An iPhone thief explains his techniques.

The Wall Street Journal’s Joanna Stern published a video interview with convicted iPhone thief Aaron Johnson, in which he outlines his journey from homeless pickpocket to being a member of a gang of thieves using social engineering to target unsuspecting victims. Johnson and his associates would befriend their marks at a local bar, casually convince them to reveal their iPhone passcode, then steal the device and drain the victim’s bank accounts and credit cards. Johnson was eventually caught and is currently serving time in a Minnesota Correctional Facility.

Ukrainian reprisals for Russia's Kyivstar attack.

The Ukrainian hacking group BLACKJACK, allegedly aided by Ukraine's Security Service (SSU), retaliated against the recent cyberattack on Ukrainian telecommunications company Kyivstar by targeting Russia's largest private water supplier, Rosvodokanal, disrupting its IT infrastructure and affecting 7 million consumers. The hackers allegedly encrypted over 6,000 computers and deleted 50TB of data, with SSU analyzing 1.5TB of the retrieved information. Additionally, the BLACKJACK group reportedly infiltrated the Russian Ministry of Labor's website and extracted data.  In a related development, the IT Army of Ukraine claimed an attack on Bitrix24's servers, heavily used by Russian companies, causing widespread customer issues. 

Israeli officials warn of data wipers. 

The Israel National Cyber Directorate issued a warning about phishing emails masquerading as F5 BIG-IP security updates, which instead deploy data wipers targeting Windows and Linux systems. The attacks, attributed to pro-Palestinian hacktivist group Handala, are part of a broader trend of cyber aggression against Israel, including destructive data-wiping assaults. The phishing campaign deceives users into downloading malicious executables or scripts, presenting as legitimate updates but ultimately wiping system data. Users are advised to only download files from trusted sources and directly from hardware vendors to avoid such threats.


Next up, we’ve got Scott Roberts of Interpres talking with N2K’s Rick Howard about driving intelligence with MITRE ATT&CK and how to leverage limited resources to build an evolving threat repository.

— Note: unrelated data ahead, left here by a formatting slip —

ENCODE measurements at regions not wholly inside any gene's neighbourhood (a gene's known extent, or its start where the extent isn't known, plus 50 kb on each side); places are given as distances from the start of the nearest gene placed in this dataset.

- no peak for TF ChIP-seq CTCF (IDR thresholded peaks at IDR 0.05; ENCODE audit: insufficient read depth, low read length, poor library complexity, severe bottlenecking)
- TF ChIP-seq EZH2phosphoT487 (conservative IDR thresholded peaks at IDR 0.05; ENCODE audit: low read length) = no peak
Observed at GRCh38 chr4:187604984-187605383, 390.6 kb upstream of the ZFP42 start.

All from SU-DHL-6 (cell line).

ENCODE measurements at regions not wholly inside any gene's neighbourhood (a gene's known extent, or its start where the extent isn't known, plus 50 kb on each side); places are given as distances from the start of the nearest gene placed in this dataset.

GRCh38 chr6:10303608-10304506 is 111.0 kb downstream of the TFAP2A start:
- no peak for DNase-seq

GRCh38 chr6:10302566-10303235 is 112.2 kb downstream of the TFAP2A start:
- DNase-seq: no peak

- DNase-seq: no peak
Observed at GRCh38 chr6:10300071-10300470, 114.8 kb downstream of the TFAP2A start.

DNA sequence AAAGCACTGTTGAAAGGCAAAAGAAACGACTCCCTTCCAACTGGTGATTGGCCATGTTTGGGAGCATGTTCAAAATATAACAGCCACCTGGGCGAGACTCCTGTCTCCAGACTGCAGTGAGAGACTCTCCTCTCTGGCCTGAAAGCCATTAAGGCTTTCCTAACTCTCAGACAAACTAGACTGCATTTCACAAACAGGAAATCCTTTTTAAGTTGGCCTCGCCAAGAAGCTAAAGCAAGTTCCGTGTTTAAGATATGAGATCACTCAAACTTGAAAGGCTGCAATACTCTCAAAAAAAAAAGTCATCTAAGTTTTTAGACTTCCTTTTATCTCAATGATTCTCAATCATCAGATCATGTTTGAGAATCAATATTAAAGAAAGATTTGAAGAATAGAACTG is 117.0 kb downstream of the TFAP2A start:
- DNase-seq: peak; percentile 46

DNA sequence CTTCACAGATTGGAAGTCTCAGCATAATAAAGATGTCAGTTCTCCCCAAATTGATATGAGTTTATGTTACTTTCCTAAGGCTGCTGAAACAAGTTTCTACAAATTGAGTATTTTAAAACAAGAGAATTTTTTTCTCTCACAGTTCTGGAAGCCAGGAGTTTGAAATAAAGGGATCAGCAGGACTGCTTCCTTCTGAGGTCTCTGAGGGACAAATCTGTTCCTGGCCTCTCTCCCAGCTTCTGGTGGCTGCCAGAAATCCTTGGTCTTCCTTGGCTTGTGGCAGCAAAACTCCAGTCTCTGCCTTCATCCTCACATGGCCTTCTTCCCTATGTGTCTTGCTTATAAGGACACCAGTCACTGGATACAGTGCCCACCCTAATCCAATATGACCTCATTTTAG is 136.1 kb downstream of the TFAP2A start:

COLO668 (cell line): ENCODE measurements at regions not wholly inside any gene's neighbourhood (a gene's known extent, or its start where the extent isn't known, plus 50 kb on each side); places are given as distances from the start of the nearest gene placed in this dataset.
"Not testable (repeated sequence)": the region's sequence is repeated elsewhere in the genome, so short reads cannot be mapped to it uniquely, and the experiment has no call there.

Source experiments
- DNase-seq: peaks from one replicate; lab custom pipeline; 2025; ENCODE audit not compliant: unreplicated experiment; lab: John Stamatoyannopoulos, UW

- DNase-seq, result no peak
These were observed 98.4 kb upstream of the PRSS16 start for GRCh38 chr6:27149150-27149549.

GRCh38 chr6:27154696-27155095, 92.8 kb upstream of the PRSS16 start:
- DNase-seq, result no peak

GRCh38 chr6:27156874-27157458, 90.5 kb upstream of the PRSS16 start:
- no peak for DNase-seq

Don’t do it for the likes.

And finally, researchers at Bitdefender have exposed a scam where individuals are offered money to like YouTube videos. The scheme begins with a message luring users with payment for engaging with YouTube content. Participants are asked to provide personal details and prove their 'work' by liking videos and posting screen grabs on a Telegram channel. Initially, a small payment is made to the victim to build trust. The scam escalates as victims are encouraged to join a "VIP group" for a fee promising higher earnings. Once paid, the scammers cut communication and block the victim. These deceptive practices are also promoted through Facebook groups under the guise of remote work opportunities. Bitdefender's investigation reveals that this isn't a new tactic, but the small initial payment is a novel twist to engender trust. Users are cautioned against such too-good-to-be-true offers and advised to secure their accounts, report scams, and educate others about these fraudulent practices.

Turns out, 'liking' YouTube videos can lead to an 'unlikeable' bank balance, and can be a real thumbs-down for your wallet.

And that’s the CyberWire.

For links to all of today’s stories, check out our Daily Briefing at the cyberwire dot com.


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This episode was produced by Liz Irvin. Our mixer is Tré Hester, with original music by Elliott Peltzman. Our executive producers are Jennifer Eiben and Brandon Karpf. Our executive editor is Peter Kilpe, and I’m Dave Bittner. Thanks for listening.